He laid the violin on the chair, and with a sudden abandonment of all restraint, shook his fist above his head, wailing and sobbing:
“O my life, my life! What will I do now?”
It was the agony of an artist, of a lonely soul, of unspeakable bereavement.
Jeanne cried in her shawl. She had thought her hunger for the unknown best thing in the world was a singular experience. She waited until her tears and hers could be wiped off, and then opened the door and came lightly downstairs.
De Zhirley huddled his violin again in his arms, as if dreading the descent of more drunken men; and in the embarrassment and anguish of a man whose weakness has been spied upon, turned his face to the hearth. Jeanne stopped at the foot of the stairs and drew her shawl over her head. They continued in silence while the coffee bubbled up and firelight flickered on the wall.
DeZhirley understood her errand into his cabin, with the simplicity of
primitive manhood. He knew she always took to flight when her stepbrother
appeared. When he could speak without a sob, he said, acknowledging all she
had done for his comfort that afternoon:
“I’m much obleeged.”
Jeanne on her part, ignored the services.
“Is it bad hurt?” she murmured, with unconscious maternal pathos.
He offered to yield the wreck to her hands, and drawn from her place, she went and stooped on one knee to the firelight. DeZhirley dropped on one knee beside her, and they tried to fit the mangled parts in place again.
“It’s such a spite,” said Jeanne, and her trembling voice comforted him as a mother comforts her child. He has a queer instant anxiety to make the calamity appear less to her than it really was.
“Mebby by patchin’ and glue I can put it together again – tho I don’t know whether it’ll sound the same again. I’ve always thought so much of it,” he apologized.
I wish he had broken my neck instead of this fiddle’s, said the girl with passion.
“I’d like to see him try such a thing,” responded the fiddler sternly. “I’d killed him as’t was, if I hadn’t been bigger than him.”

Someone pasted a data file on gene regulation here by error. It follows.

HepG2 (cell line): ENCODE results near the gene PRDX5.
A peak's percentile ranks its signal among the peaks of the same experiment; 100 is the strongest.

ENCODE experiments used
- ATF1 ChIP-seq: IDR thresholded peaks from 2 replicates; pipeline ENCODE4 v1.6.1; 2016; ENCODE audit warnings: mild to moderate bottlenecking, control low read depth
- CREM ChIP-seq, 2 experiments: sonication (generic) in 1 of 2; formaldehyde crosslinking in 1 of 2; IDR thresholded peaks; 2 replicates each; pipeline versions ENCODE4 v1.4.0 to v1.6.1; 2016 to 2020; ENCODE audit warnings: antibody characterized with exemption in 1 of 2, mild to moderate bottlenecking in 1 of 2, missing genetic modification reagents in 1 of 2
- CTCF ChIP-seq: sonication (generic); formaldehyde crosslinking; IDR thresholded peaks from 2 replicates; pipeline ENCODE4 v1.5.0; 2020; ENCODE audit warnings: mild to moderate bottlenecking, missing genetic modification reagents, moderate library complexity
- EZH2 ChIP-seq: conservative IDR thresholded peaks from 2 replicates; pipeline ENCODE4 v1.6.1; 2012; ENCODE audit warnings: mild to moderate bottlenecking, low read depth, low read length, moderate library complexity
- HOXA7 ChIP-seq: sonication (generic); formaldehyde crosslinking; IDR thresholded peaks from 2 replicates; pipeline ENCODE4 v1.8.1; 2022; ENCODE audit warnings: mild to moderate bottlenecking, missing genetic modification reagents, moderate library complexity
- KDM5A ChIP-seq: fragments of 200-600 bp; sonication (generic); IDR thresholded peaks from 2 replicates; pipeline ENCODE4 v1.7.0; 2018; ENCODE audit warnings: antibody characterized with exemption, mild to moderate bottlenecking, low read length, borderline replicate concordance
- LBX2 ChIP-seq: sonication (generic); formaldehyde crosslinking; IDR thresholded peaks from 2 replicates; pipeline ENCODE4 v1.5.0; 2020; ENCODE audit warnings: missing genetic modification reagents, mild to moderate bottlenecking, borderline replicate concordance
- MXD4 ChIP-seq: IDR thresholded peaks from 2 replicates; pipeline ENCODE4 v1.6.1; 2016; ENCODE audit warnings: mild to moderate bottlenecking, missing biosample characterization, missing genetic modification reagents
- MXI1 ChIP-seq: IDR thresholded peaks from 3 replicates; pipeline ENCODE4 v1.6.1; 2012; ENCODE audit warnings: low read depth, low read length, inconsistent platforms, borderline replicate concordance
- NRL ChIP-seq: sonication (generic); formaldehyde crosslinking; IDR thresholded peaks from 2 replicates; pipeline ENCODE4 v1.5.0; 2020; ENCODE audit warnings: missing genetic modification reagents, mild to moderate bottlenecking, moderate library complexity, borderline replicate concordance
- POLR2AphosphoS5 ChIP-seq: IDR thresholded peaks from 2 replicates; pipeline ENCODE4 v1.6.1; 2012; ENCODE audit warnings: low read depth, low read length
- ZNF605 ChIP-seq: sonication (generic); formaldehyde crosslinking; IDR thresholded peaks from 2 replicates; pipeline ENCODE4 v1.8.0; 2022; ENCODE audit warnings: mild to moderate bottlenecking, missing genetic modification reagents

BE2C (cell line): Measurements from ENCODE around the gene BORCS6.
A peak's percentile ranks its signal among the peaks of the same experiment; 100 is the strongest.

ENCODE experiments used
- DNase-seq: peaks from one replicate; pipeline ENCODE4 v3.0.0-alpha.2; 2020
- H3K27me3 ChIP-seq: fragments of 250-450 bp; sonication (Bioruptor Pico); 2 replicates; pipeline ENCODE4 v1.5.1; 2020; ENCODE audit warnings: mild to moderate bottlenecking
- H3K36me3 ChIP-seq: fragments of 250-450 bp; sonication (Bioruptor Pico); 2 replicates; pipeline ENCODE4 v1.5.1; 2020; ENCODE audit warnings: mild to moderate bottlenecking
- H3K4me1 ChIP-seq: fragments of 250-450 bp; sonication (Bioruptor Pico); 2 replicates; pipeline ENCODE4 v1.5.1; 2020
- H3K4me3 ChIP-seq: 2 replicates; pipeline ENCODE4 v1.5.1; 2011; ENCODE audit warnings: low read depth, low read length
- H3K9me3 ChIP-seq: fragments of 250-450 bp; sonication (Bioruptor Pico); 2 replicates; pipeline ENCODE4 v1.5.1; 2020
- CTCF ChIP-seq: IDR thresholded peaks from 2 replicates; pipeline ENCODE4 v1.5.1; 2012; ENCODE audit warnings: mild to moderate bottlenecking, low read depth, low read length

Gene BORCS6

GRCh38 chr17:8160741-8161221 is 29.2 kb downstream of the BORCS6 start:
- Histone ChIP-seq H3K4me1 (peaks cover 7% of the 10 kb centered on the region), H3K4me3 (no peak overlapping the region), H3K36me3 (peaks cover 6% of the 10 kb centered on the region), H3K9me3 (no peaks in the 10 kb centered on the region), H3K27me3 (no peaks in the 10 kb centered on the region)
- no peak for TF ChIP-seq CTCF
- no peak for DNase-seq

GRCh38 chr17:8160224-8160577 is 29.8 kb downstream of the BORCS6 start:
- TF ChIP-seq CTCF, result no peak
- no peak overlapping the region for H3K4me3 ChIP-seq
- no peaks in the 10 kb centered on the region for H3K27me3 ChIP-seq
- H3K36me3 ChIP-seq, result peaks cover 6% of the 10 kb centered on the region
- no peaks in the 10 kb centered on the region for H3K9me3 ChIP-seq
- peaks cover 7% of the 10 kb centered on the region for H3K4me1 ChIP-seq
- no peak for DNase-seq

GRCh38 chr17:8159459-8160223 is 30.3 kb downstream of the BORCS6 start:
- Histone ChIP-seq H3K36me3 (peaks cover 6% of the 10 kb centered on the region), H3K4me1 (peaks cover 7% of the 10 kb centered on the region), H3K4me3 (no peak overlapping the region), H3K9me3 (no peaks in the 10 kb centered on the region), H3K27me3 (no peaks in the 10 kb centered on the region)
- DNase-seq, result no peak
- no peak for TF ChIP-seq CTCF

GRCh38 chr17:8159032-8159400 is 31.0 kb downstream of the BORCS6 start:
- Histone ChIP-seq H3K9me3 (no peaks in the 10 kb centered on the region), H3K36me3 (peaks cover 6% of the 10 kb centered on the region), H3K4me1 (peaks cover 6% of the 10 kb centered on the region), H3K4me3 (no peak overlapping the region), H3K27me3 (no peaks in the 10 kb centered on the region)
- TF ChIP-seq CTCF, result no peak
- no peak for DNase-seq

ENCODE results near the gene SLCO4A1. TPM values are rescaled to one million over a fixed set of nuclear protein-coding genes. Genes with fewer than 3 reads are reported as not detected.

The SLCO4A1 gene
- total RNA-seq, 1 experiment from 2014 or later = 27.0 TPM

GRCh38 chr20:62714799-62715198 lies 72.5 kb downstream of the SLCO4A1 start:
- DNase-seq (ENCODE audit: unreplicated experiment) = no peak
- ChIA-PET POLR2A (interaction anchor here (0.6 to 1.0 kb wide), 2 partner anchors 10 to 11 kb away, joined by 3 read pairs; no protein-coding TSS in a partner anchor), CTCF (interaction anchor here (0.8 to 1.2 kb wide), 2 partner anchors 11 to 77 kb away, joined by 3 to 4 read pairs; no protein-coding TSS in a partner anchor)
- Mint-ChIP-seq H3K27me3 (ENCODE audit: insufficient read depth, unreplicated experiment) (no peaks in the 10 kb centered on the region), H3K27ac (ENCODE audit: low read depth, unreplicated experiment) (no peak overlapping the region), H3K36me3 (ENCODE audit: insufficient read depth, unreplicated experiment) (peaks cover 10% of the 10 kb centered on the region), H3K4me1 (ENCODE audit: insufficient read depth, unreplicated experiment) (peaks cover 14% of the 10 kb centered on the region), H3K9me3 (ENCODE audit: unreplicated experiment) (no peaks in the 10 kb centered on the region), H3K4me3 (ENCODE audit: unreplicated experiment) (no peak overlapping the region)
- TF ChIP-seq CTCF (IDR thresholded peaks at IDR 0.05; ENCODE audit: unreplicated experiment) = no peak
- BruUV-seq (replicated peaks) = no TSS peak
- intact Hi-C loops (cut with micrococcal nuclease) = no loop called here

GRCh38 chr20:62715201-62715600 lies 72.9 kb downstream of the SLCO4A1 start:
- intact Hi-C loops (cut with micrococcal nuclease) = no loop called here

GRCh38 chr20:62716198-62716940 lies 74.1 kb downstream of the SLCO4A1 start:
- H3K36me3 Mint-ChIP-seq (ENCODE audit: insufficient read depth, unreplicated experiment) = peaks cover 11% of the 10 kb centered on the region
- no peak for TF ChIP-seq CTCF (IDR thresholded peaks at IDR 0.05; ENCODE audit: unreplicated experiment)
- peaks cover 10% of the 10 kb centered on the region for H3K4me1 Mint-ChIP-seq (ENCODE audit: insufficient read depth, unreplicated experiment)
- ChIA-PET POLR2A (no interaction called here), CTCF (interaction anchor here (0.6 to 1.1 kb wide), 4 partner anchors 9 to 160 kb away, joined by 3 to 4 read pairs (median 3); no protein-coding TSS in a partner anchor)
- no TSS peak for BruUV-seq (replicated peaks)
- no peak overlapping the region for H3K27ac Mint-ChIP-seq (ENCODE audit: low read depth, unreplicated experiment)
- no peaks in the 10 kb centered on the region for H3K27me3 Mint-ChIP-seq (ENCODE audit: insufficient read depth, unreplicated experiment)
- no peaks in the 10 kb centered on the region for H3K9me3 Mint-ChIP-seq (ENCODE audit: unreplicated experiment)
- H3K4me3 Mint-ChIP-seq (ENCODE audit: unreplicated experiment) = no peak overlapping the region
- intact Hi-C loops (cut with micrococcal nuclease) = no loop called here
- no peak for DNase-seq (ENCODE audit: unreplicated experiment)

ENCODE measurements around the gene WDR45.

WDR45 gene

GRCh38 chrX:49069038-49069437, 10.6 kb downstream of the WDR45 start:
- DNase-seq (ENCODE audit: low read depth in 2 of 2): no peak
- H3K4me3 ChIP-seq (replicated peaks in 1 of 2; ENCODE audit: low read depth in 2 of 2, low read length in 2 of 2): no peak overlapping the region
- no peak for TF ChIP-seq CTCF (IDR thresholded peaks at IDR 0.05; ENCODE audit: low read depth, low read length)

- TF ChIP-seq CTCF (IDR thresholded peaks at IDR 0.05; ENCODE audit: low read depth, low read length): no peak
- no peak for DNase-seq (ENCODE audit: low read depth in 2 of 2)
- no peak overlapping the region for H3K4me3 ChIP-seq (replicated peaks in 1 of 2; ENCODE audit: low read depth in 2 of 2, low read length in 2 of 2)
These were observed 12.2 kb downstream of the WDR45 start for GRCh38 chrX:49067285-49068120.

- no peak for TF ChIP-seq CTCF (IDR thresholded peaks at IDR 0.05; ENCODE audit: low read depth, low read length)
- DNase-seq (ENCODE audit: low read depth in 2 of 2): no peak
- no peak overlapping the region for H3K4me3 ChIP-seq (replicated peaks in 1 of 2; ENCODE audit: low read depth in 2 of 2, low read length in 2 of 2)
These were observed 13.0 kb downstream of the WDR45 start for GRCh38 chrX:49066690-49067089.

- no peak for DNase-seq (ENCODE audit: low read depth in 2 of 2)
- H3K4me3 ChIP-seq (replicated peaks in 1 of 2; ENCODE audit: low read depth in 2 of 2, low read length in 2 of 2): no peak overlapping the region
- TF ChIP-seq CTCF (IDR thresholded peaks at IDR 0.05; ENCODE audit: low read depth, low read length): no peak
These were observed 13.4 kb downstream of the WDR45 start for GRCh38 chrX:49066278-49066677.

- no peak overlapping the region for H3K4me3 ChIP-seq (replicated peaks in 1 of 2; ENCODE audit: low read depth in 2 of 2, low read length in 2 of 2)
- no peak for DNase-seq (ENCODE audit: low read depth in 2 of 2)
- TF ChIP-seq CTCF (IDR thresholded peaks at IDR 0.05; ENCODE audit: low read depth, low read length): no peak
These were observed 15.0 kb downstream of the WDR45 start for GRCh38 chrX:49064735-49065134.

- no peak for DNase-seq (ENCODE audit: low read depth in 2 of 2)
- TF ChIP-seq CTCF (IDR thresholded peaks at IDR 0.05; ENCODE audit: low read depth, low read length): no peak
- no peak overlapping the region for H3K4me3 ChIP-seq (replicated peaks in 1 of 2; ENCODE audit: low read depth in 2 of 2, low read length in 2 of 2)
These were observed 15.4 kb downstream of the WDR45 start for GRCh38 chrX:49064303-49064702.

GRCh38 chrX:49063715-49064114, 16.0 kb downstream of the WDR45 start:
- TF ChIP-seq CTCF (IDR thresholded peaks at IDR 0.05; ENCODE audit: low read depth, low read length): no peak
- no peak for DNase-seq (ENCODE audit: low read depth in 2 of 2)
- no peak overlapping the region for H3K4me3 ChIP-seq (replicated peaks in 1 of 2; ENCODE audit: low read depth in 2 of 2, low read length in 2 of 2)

“I must go back,” exclaimed Jeanne, stirring to rise from this post-mortem. “They’ll think I’ve fell in the river.”
“I’ll go with you,” said DeZhirley, “It’s dark now, and that fellow ain’t gone far.”
“Oo,” objected Jeanne, with sudden terror of what her neighborhood called a beau. “I don’t want no one with me.”
DeZhirley took up his cap with gentle insistence like the courtliness of a great seignor. He smiled at Jeanne, and she gave him back a look of which she was unconscious.
“Your supper’s all ready,” she reminded him.
“I ain’t hungry like I was when I come in from the ferry. Won’t you set
down and take supper with me?” invited the young man, sincerely.
The mere suggestion sent Jeanne Sattory to the door. Their hands mingled upon the latch, and she slid hers away, hating to part from a touch which she yet eluded.
DeZhirley made the door pause while he looked down at her and said, with a shaking voice:
“If it hadn’t been for you there ain’t no tellin.”
Jeanne had no reply to this acknowledgement of sympathy, but drew her shawl together under her chin. Chin and mouth-corners were tempting even to a one-eyed man, but he continued without startling her.
“Spite my fiddle’s getting broke, I b’lieve this is the best day this cabin ever seen.”
“What makes you say that?”
“Cause it’s the first time you ever came to the house.”
“I’m pbleeged for you politeness,” trembled Jeanne, turning scarlet; and she lifted a laughing dark glance. “If you’ll be a little politer, and let me out I won’t come no more.
“Then I’ll go where you are,” said the Calhoun fiddler. “I’ll follow you from this time on.”
“You’ll have to walk on the other side of the road if you do,” said Jeanne Sattory: and they stepped out and took the way up the bluff, two figures indistinct darkness, with a width of wagon track between them.
Transcribed Feb 2006 by Peggy Lorton